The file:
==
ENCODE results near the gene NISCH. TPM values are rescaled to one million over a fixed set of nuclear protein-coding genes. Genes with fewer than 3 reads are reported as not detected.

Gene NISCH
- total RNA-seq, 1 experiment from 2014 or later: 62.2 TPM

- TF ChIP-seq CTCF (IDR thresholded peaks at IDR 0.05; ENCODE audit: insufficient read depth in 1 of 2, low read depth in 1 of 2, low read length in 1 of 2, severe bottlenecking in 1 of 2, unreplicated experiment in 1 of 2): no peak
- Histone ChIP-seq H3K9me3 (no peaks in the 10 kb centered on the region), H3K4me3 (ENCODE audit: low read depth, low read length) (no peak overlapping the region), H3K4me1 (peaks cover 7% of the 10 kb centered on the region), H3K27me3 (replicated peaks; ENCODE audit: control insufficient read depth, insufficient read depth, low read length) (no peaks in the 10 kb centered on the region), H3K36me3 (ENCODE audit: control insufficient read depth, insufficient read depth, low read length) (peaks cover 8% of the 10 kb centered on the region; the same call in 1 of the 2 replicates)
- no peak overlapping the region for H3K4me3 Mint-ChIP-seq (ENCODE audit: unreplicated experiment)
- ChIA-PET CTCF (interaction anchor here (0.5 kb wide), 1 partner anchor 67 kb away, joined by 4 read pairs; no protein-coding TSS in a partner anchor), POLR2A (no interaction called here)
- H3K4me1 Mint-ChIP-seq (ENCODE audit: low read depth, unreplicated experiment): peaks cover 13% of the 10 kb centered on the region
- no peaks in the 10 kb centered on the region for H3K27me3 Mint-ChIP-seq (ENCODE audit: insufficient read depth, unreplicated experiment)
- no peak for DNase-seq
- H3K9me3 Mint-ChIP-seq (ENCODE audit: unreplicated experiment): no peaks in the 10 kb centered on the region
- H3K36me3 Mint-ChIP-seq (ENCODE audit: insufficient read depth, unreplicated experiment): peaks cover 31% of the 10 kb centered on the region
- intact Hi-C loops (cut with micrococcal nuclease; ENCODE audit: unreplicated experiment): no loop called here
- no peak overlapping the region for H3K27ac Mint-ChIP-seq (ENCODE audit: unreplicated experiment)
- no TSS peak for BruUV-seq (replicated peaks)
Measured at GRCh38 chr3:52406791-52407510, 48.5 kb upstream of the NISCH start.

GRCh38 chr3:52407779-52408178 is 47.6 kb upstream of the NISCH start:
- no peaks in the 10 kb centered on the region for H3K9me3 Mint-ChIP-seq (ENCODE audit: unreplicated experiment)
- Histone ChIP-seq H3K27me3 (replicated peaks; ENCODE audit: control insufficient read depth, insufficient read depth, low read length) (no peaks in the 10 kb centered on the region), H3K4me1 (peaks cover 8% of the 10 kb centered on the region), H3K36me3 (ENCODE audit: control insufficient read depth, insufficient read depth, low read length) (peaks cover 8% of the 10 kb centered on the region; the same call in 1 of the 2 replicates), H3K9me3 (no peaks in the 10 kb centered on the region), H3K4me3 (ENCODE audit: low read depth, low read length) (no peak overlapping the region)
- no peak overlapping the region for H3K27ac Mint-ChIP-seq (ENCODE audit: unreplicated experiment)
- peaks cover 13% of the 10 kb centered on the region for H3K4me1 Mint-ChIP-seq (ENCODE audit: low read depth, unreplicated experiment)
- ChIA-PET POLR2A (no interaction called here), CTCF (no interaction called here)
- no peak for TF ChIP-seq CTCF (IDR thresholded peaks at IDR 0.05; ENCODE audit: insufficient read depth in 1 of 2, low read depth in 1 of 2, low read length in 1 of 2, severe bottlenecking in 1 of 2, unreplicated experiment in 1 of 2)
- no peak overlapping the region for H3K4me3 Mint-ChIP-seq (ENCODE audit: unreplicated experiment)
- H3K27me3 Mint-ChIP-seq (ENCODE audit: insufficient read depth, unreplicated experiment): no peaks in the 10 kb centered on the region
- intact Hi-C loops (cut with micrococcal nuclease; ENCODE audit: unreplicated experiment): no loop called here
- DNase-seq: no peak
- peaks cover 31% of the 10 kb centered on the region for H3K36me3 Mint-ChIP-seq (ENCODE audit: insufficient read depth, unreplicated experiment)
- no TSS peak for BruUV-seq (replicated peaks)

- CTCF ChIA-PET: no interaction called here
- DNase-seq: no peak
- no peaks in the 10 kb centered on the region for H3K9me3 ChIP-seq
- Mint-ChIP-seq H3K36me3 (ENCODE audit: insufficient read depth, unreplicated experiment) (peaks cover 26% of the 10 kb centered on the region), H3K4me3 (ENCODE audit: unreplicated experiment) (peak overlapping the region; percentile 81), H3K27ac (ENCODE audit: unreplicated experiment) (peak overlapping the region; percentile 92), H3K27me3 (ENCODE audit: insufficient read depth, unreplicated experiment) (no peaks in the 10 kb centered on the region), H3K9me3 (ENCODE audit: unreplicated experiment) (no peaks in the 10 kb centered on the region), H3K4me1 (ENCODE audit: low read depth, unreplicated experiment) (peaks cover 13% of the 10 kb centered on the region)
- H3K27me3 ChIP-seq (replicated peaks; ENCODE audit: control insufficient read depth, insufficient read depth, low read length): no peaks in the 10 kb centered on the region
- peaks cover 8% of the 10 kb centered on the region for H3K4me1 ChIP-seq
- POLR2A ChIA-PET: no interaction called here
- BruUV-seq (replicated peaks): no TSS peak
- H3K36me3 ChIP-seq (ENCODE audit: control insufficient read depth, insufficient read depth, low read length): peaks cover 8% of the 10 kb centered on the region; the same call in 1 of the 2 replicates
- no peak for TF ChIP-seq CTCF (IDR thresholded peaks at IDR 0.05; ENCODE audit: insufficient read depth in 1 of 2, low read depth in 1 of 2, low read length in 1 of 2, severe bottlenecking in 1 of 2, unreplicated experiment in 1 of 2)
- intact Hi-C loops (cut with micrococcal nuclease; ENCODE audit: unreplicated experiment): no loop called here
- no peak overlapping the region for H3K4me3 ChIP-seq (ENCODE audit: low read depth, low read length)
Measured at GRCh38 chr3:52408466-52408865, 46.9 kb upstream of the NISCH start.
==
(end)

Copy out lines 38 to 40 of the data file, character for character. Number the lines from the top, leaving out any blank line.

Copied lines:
- H3K36me3 ChIP-seq (ENCODE audit: control insufficient read depth, insufficient read depth, low read length): peaks cover 8% of the 10 kb centered on the region; the same call in 1 of the 2 replicates
- no peak for TF ChIP-seq CTCF (IDR thresholded peaks at IDR 0.05; ENCODE audit: insufficient read depth in 1 of 2, low read depth in 1 of 2, low read length in 1 of 2, severe bottlenecking in 1 of 2, unreplicated experiment in 1 of 2)
- intact Hi-C loops (cut with micrococcal nuclease; ENCODE audit: unreplicated experiment): no loop called here